The author

Programming: We're doing it wrong!

Steven Pemberton, CWI, Amsterdam

Abstract

Contents

1957: The first municipal computer (Norwich, UK)

The First Computer in Norwich

Just one of 21 cabinets making up the computer.

2015: The Raspberry Pi Zero

Raspberry Pi in Norwich

The first general-purpose computer that was so cheap, it was given away free on the cover of a magazine...

Which is faster?

Want to guess which is faster, the Raspberry Pi or the Elliott, and by how much?

Which is faster?

The Raspberry Pi is about one million times faster than the Elliott...

But it is also about one million times cheaper!

A factor of a million million (billioen in Dutch, trillion in English).

A terabyte is a million million bytes: nowadays we talk in terms of very large numbers.

Want to guess how long a million million seconds is?

A million million seconds

Is 30,000 years...

In other words, a really big number...

In other words

Since the 50's, computers have become incredibly cheap and powerful, and yet we are still programming them with programming languages that were designed to save the computer work.

In fact most computers spend most of their time idle. Here is my computer as I write these slides. The bump at the end is caused by taking the screen shot.

A computer idling

What we need to do is take the load off the programmer, and put more of it on the computer. Use some of that spare power!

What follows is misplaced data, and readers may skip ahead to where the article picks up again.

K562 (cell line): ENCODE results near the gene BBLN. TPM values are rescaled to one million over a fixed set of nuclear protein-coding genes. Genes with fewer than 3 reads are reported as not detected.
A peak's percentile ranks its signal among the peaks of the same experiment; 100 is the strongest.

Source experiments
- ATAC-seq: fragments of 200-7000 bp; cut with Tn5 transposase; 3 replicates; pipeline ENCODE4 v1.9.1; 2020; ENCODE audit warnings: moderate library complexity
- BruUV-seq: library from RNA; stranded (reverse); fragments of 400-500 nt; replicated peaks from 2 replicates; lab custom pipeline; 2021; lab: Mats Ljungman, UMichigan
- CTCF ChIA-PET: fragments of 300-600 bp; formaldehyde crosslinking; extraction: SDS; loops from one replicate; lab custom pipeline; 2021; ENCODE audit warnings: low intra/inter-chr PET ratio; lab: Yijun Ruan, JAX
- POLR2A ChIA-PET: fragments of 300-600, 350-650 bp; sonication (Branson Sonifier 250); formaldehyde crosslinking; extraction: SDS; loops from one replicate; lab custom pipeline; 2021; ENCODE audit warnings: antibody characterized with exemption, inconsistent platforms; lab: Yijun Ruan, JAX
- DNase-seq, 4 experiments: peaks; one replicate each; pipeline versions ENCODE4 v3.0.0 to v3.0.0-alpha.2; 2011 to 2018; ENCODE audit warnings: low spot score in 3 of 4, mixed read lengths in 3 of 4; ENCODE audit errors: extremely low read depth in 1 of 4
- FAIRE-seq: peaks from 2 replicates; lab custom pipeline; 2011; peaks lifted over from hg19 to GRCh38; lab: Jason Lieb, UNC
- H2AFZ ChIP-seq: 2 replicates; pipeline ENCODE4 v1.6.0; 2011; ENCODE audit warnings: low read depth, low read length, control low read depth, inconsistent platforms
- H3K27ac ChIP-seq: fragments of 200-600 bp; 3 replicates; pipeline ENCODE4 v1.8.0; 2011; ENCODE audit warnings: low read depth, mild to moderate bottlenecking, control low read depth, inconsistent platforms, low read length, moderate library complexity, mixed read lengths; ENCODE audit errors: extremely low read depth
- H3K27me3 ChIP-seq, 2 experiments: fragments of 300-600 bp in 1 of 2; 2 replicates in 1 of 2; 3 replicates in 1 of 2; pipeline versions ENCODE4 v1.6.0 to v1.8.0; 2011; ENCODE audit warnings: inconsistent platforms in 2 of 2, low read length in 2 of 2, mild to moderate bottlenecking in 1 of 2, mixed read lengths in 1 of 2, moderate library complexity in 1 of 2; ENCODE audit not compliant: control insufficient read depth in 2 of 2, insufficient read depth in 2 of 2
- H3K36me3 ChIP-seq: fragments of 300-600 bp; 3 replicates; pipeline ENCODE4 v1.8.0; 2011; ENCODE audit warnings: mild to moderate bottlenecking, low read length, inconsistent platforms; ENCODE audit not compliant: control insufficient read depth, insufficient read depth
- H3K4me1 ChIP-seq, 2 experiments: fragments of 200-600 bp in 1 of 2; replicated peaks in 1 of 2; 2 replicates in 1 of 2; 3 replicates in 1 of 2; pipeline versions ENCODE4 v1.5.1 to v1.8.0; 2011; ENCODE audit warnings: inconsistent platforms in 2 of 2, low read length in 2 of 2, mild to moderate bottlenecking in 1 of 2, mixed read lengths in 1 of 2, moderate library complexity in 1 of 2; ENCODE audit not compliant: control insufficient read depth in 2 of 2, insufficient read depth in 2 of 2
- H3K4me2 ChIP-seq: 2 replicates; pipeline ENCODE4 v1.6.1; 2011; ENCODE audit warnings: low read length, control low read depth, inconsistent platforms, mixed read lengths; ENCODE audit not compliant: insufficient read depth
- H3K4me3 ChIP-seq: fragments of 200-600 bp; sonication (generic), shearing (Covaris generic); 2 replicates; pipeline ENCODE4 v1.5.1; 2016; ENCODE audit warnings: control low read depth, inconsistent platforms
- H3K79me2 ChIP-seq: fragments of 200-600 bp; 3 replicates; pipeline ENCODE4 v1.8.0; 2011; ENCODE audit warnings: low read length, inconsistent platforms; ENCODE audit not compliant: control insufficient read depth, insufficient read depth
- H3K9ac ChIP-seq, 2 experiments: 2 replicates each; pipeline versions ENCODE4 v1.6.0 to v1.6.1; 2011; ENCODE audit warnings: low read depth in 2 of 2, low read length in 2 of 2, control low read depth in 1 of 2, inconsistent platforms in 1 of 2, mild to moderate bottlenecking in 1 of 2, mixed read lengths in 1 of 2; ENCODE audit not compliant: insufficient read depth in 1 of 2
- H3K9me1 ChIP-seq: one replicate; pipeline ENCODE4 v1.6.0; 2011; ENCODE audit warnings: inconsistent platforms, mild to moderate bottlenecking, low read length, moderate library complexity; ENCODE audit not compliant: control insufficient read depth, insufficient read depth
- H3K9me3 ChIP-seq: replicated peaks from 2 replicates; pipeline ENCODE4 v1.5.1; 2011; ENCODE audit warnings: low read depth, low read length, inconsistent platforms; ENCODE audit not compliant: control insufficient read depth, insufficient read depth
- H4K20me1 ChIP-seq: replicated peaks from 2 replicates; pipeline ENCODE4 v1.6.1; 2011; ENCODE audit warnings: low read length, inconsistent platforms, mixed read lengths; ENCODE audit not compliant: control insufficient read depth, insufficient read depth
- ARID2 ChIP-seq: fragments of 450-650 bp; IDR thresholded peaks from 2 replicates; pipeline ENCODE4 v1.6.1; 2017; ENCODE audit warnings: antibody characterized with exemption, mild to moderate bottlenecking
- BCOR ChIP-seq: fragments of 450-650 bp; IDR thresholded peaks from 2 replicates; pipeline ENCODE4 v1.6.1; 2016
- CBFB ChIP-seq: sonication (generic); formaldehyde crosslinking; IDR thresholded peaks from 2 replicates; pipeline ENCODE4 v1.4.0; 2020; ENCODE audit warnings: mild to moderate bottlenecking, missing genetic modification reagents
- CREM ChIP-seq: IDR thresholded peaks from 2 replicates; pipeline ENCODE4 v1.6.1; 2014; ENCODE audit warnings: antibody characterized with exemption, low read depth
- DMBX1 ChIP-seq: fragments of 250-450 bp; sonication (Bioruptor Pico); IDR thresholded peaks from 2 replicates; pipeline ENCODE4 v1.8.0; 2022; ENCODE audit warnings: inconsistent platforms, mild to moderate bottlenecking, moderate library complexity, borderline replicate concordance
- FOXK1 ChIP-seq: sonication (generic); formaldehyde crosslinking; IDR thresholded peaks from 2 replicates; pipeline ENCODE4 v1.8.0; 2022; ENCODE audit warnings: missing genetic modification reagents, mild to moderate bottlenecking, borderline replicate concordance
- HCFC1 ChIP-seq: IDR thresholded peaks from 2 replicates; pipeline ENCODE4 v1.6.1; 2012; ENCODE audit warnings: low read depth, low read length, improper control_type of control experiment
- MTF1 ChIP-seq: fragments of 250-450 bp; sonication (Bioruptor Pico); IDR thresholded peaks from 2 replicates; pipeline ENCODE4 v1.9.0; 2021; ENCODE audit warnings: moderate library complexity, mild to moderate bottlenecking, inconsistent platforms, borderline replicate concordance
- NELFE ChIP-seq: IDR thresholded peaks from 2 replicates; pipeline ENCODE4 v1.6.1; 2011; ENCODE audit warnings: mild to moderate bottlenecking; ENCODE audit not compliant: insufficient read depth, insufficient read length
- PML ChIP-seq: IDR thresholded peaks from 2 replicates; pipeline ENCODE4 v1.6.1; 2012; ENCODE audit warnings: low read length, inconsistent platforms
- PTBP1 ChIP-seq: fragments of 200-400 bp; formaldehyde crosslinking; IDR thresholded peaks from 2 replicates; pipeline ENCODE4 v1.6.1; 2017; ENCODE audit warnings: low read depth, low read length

The fifties

In the 50's, computers cost in the millions. To rent time on a computer then would cost you of the order of $1000 per hour: several times the annual salary of a programmer!

Nearly no one bought computers, nearly everyone leased them.

When you leased a computer in those days, you would get programmers for free to go with it.

Programmers were essentially free (in comparison with the cost of the computer).

The programmer

TypingIn the 50's the computer's time was expensive.

So a programmer would write the program, copy it to special paper, give it to a typist, who would type it out, then give the result to another typist who would then type it out again to verify that it had been typed correctly the first time.

Why all this extra work? Because it was much cheaper to let 3 people do this work, than to let the computer discover the errors for you.

Programming languages

And so programming languages were designed around the needs of the computer, not the programmer.

It was much cheaper to let the programmer spend lots of time producing a program than to let the computer do some of the work for you.

Programming languages were designed so that you tell the computer exactly what to do, in its terms, not what you want to achieve in yours.

Moore's Switch

It happened slowly, almost unnoticed, but now we have the exact opposite position:

Compared to the cost of a programmer, a computer is almost free.

Moore's Switch illustrated

But, we are still programming in programming languages that are direct descendants of the languages designed in the 1950's!

We are still telling the computers what to do.

Example

1960: Algol60

procedure bottles(n); value n; integer n;
begin
    if n < 1 
    then outstring(1, "no more ")
    else outinteger(1, n);
    if n = 1
    then outstring(1, "bottle")
    else outstring(1, "bottles");
    outstring(1, " of beer");
end;

integer i;

for i := 99 step -1 until 1 do begin
   bottles(i); outstring(1, " on the wall, ");
   bottles(i); outstring(1, "\n");
   outstring(1, "take one down and pass it around, ");
   bottles(i - 1); outstring(1, " on the wall.\n");
    end;
end

Now: Python

for quant in range(99, 0, -1):
   if quant > 1: